Transportation: How to Win in Beer in the Future5 min read

Market consolidation is happening across manufacturing, wholesaling, and retailing in the beer industry. In 2022, the U.S. Treasury Department studied the problem of market concentration and competitiveness in the industry and found that state alcohol laws can often favor large producers. This may be unsurprising since many of these laws date back to a time before craft beer became a relevant force in the overall beer industry. Therefore, craft breweries must operate within a system that puts them at a competitive disadvantage in getting their products to market efficiently and at a manageable price.

The major threat facing the overall beer industry in terms of the supply chain is inflation. The COVID pandemic in 2021 and 2022 resulted in overall U.S. inflation hovering at levels not seen in the prior 40 years. The beer industry exceeded the overall inflation rate, reaching 7.7% in 2022. According to the Consumer Price Index (CPl)[i], the inflation rate for beer was well above other alcohol categories, with whiskey at 1.7%, wine at 3%, and other spirits at 1.7%. Beer was specifically impacted because of the effect of climate change on barley and hops, energy market increases and higher raw material costs in CO2, and aluminum cans. There is also the effect of ongoing labor shortages persisting in the U.S. and other industrialized nations due to age demographic changes that will linger with no end in sight. These inflationary effects on raw materials and labor are relative to all beer producers, and other alcohol brand categories of course. However, the larger beer producers benefit from economies of scale and other mechanisms not in place for craft producers.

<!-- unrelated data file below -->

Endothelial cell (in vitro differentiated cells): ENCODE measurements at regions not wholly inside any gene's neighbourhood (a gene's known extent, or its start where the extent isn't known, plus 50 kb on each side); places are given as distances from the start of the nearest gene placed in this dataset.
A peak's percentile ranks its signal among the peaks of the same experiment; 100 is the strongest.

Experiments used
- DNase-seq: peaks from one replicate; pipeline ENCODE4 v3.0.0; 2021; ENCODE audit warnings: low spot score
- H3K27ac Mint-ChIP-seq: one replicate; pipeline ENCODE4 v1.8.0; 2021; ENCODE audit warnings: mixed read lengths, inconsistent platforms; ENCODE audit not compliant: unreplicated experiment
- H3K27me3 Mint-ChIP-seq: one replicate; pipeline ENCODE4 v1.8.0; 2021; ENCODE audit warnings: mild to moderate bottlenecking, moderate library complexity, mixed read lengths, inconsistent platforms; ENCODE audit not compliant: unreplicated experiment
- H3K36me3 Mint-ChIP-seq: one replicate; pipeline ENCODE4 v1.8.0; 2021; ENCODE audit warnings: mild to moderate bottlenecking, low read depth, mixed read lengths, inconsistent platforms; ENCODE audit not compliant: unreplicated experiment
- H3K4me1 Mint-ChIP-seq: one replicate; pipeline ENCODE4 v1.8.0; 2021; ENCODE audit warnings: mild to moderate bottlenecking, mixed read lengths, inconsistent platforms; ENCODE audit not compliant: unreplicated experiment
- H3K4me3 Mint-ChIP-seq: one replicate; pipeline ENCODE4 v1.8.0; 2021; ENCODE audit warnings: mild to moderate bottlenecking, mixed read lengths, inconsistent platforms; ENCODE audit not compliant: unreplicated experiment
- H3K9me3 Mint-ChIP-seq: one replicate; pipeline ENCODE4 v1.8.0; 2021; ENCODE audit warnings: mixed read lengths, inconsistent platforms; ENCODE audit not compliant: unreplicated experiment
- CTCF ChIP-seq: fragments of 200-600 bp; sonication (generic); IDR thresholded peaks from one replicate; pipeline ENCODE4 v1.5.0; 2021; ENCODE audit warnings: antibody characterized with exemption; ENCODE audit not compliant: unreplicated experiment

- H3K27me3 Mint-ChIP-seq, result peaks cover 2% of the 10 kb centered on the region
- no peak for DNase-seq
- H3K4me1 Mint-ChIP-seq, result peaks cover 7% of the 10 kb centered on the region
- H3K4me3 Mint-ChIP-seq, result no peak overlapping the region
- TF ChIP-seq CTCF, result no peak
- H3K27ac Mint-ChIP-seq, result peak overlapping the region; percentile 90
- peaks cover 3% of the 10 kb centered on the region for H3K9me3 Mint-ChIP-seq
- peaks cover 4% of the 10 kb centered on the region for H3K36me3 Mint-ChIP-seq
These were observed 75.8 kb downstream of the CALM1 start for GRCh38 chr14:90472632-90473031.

Core strengths of the craft brewer segment include a strong focus on differentiation: wide ranging, innovative flavor profiles and a variety in package and container formats and sizes. These all contribute to fierce customer loyalty. However, an influx of new products and hybrid drinks from outside of the beer industry (i.e., wine, spirits, cannabis, and soft drink producers) have taken focus away from the innovation normally generated by craft brewers. Other headwinds have included a shift to lower alcohol drinks and non-alcoholic products. For craft breweries to survive they must operate profitably and in addition to their core strengths, an understanding of how to win within the beer supply chain and distribution system is crucial.

How will craft brewers succeed within the current distribution model?

  1. Understand transportation spending and its impact on current and future financials. In our experience, a craft brewer’s fully loaded transportation costs per unit can be as much as twice that of a large brewer. As a rule of thumb in the consumer products industry, transportation costs before COVID were 6-8% of the cost of goods sold (COGS). Today, the transportation market is stabilizing for large shippers who have strategic managed freight programs with freight providers, but not for those without a strategy. This includes many craft producers, and they continue to face higher prices and more volatility.